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Sarah Silverman Was Insulted By Him But She Pays For His Medical Treatment Instead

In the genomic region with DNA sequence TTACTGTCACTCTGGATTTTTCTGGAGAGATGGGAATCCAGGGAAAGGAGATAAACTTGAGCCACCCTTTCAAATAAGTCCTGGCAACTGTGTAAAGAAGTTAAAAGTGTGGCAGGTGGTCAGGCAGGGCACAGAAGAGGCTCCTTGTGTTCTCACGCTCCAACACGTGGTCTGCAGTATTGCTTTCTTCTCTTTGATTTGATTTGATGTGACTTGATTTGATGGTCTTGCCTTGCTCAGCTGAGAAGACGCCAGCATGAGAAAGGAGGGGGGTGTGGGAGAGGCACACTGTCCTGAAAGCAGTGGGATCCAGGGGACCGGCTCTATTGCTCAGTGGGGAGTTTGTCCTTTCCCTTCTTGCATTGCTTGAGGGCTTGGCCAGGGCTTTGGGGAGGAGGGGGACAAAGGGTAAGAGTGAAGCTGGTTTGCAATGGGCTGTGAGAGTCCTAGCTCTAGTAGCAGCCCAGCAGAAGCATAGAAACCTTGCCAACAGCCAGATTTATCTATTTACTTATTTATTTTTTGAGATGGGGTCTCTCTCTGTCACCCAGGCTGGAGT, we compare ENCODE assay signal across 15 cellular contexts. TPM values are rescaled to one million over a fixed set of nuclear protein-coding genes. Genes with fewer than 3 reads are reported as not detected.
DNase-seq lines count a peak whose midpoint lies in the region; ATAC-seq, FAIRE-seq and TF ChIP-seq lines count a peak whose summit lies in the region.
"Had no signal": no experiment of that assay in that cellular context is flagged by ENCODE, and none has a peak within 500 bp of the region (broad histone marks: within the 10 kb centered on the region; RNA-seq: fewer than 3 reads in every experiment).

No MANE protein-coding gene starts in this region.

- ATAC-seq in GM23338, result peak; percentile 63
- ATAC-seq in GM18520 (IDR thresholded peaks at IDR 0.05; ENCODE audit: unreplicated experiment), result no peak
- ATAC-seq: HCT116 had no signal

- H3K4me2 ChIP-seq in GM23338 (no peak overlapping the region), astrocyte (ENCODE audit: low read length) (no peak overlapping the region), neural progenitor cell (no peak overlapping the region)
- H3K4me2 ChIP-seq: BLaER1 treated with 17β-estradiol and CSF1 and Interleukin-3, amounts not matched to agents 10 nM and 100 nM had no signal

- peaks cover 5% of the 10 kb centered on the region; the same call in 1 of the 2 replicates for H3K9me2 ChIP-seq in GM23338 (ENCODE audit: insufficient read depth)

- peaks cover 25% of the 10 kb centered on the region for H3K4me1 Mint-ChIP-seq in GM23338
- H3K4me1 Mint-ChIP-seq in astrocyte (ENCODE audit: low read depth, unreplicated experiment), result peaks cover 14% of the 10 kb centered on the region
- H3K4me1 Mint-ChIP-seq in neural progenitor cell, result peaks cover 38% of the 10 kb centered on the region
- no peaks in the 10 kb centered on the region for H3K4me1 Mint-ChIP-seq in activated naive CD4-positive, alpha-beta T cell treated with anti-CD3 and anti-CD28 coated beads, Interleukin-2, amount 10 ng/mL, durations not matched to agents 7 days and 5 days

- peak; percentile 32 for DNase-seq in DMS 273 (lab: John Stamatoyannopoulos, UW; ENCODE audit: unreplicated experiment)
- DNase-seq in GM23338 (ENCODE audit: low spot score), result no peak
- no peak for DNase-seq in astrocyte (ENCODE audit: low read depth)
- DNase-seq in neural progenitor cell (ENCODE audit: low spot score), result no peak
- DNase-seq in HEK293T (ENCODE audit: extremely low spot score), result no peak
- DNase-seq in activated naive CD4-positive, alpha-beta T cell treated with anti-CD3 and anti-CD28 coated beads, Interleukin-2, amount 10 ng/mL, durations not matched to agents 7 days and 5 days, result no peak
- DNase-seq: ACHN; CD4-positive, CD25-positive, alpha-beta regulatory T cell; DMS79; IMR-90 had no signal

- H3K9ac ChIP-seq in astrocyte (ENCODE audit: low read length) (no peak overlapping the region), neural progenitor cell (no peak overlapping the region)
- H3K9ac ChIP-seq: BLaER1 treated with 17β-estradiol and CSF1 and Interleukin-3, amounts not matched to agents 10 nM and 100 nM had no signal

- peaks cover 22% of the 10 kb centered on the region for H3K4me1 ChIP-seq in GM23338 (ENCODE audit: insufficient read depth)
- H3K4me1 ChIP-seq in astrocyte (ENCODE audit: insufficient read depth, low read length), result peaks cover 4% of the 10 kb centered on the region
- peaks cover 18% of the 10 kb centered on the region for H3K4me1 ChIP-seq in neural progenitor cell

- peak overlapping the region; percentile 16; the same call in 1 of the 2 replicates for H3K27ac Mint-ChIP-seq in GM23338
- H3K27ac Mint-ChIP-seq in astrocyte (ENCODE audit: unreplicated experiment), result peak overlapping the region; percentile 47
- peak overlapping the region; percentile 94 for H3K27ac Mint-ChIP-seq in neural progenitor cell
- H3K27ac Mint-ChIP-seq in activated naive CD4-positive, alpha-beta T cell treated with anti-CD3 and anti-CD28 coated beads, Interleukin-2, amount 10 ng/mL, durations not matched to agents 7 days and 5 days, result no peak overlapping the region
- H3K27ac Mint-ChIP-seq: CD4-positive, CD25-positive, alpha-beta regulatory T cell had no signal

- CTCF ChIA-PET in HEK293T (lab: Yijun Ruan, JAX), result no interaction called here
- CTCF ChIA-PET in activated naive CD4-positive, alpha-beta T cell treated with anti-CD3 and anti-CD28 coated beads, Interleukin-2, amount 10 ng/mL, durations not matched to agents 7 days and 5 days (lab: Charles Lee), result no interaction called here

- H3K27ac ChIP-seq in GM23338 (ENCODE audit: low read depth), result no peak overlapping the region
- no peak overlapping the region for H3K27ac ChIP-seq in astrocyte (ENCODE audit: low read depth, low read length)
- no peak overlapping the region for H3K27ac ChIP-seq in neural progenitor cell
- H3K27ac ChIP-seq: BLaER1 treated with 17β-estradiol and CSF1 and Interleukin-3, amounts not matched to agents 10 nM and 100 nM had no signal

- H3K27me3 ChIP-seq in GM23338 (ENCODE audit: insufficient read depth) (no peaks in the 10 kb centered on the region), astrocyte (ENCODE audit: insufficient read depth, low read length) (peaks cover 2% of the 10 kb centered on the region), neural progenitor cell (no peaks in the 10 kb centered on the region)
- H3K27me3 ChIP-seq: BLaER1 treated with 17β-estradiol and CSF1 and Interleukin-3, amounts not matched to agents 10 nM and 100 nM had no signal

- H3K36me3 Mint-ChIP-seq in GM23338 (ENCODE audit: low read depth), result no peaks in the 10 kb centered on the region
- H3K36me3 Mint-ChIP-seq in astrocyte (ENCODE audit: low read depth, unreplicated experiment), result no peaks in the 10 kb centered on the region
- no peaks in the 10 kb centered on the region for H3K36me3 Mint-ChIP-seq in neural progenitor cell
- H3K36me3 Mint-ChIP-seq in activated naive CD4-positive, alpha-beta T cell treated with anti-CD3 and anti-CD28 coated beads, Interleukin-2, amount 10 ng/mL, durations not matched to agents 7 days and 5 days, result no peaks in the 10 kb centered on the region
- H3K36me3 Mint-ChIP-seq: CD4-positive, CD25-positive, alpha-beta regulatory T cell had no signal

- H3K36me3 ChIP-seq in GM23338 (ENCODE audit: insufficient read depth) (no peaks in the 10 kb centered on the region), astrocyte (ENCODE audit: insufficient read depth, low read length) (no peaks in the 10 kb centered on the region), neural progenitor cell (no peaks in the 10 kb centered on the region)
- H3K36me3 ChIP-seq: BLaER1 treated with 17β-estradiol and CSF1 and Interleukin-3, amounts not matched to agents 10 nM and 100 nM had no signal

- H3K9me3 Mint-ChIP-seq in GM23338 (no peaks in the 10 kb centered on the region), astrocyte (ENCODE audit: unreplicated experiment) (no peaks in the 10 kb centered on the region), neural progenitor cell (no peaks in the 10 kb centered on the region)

While Sarah Silverman is a comedian renowned for being unafraid of vulgarity, she recently showed her soft side to a Twitter user who insulted her over politics. Silverman originally tweeted that she was open to having a discussion with Donald Trump supporters about their differing political views on social media, should the opportunity arise; but despite her polite wording in the post, a Twitter user named Jeremy Jamrozy called Silverman a sexist slur. Instead of responding in kind, however, Silverman looked at the man’s other posts and saw that he was a man suffering from difficult circumstances.   She then wrote to Jamrozy saying: “I believe in you. I read ur timeline & I see what ur doing & your rage is thinly veiled pain. But u know that. I know this feeling. Ps My back f***ing sux too. See what happens when u choose love. I see it in you.” The two started discussing their problems until Jamrozy apologized to Silverman for his behavior. “Don’t give up on yourself,” the comedian responded. “Be brave enough to risk getting burned. It’s what happens when u fight for yourself. But it’s worth it. I promise.”   Silverman finished the heartwarming exchange by asking her 12.3 million Twitter followers if they knew of a doctor in the San Antonio area who could help Jamrozy with his back pain. Not only that, but she also told Jamrozy that she would pay for his medical treatment. “I was once a giving and nice person, but too many things destroyed that and I became bitter and hateful,” Jamrozy said. “Then Sarah showed me the way. Don’t get me wrong, I still got a long way to go, but it’s a start.”